Masonic Miscellanies

The bee was among the Egyptians the symbol of an obedient people, because, says Horapollo, of all insects, the bee alone had a king.

Hence, looking at the regulated labor of these insects when congregated in their hive, it is not surprising that a beehive should have been deemed an appropriate emblem of systematized industry.

Freemasonry has therefore adopted the beehive as a symbol of industry, a virtue taught in the ritual, which says that a Master Mason;

“works that he may receive wages, the better to support himself and family, and contribute to the relief of a worthy, distressed brother, his widow and orphans”

and in the Old Charges, which tell us that;

“all Masons shall work honestly on working days, that they may live creditably on holidays”.

 

Iconologia: or, moral emblems …. Wherein are express’d various images of virtues, vices, passions, etc. as design’d by the ancient Egyptians, Greeks, Romans, and modern Italians … / illustrated with … humane figures, with their explanations; newly design’d, and engraven … by I. Fuller … and other masters. By the care and at the charge of P. Tempest.
IMAGE LINKED:  wellcome collection Attribution 4.0 International (CC BY 4.0)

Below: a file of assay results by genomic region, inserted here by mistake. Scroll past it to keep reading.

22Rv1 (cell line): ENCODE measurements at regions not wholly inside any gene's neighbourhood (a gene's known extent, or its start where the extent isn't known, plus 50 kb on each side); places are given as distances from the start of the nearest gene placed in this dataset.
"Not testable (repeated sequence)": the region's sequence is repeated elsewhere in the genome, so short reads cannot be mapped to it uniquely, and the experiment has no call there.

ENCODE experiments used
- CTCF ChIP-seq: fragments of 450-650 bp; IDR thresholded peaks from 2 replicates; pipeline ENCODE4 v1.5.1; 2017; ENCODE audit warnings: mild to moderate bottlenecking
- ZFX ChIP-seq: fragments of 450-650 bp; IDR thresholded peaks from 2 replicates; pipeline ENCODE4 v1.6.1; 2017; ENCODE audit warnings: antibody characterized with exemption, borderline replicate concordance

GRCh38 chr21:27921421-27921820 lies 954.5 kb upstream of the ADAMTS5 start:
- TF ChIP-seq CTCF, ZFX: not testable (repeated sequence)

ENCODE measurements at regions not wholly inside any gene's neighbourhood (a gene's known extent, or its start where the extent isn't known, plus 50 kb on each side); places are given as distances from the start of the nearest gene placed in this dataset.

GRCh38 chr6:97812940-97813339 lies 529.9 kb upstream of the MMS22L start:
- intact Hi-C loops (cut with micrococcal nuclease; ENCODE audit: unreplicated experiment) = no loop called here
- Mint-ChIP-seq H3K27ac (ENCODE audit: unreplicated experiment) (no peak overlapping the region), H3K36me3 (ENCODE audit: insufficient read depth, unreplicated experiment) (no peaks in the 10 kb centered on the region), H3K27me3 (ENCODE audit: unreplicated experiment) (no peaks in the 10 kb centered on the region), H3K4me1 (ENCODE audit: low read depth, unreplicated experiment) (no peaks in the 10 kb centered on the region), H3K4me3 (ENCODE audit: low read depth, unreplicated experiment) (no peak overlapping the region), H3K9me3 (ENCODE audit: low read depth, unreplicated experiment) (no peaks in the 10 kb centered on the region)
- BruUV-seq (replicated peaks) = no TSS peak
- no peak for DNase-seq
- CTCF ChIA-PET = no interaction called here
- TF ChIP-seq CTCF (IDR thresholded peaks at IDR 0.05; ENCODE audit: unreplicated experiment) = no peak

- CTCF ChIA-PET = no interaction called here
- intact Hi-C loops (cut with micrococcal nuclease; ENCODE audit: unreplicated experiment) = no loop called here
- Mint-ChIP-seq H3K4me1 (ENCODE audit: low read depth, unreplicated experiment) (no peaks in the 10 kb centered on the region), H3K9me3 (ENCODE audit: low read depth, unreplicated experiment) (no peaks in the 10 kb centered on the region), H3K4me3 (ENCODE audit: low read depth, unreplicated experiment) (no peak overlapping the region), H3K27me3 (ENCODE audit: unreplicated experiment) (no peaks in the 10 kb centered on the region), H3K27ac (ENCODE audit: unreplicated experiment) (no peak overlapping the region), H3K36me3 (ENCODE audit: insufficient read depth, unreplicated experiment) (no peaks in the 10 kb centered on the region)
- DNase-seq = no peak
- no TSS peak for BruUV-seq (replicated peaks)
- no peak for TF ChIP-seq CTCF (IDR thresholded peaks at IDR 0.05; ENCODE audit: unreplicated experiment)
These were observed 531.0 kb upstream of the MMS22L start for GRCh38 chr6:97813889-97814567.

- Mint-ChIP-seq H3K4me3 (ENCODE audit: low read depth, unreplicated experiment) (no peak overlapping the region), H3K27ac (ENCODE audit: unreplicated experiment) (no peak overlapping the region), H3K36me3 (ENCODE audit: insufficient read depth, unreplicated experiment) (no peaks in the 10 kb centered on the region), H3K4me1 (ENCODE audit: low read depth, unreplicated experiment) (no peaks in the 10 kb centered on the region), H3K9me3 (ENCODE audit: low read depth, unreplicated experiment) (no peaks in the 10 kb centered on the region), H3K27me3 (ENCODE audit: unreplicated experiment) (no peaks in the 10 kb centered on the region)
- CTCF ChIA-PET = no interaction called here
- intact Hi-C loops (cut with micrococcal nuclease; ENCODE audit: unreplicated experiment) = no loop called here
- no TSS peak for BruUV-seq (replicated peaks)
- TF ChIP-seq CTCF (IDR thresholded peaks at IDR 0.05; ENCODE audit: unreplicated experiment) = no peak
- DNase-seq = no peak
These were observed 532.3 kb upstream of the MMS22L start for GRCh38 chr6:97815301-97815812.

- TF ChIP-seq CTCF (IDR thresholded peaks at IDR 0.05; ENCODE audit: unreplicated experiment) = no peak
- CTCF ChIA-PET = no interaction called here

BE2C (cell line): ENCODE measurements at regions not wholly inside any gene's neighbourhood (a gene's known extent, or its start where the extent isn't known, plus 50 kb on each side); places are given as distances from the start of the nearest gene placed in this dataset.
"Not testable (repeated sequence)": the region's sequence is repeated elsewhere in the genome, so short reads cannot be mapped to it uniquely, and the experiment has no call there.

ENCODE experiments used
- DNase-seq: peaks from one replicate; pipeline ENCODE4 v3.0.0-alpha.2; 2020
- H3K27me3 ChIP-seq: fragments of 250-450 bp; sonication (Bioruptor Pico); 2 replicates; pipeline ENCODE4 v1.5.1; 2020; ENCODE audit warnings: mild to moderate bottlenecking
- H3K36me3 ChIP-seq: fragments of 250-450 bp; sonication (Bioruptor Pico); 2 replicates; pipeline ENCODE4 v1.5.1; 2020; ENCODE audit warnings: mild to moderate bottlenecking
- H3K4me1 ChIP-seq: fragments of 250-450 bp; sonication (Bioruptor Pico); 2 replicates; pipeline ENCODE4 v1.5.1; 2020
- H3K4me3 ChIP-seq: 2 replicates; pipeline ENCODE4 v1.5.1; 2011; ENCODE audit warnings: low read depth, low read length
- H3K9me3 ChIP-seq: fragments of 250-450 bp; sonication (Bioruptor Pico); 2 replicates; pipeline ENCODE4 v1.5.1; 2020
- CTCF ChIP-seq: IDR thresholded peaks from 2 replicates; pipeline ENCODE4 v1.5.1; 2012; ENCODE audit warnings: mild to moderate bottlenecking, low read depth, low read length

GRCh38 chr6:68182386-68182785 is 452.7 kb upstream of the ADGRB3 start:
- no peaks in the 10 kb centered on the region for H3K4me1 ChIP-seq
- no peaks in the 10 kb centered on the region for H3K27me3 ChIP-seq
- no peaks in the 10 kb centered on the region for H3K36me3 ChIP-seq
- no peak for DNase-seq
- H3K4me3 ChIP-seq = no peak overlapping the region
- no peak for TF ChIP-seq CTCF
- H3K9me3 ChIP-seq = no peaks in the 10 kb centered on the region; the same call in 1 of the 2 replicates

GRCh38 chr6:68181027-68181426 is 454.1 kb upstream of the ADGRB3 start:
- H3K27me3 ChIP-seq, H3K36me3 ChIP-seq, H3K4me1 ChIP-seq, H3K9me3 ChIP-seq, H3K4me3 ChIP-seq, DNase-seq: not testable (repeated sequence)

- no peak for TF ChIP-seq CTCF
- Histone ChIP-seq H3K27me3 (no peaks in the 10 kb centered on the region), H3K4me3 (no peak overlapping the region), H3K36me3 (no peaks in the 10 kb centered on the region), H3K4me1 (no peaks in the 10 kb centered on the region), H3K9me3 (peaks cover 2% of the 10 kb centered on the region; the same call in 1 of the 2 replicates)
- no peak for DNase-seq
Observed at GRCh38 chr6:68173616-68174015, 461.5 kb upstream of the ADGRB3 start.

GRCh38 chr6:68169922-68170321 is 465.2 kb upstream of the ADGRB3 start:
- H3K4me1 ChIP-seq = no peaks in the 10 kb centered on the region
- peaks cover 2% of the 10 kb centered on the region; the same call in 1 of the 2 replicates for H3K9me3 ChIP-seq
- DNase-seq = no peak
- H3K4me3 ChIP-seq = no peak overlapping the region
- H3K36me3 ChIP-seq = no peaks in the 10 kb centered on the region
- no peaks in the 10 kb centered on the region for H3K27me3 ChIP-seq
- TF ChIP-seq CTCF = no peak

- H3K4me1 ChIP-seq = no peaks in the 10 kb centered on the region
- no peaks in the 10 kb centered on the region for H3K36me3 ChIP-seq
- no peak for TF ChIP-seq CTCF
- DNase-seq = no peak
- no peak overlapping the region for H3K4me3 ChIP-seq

There seems, however, to be a more recondite meaning connected with this symbol.

The ark has already been shown to have been an emblem common to Freemasonry and the Ancient Mysteries, as a symbol of regeneration of the second birth from death to life.

Now in the Mysteries, a hive was the type of the ark. Hence, says Faber (Orig. of Pag. Idol., vol. ii., 133);

“both the diluvian priestesses and the regenerated souls were called bees; hence, bees were feigned to be produced from the carcass of a cow, which also symbolized the ark; and hence, as the great father was esteemed an infernal god, honey was much used both in funeral rites and in the Mysteries.”

Extracted from: An Encyclopaedia of Freemasonry and it’s kindred sciences Volume one, Albert G. Mackey, 1914, pp.101-102  

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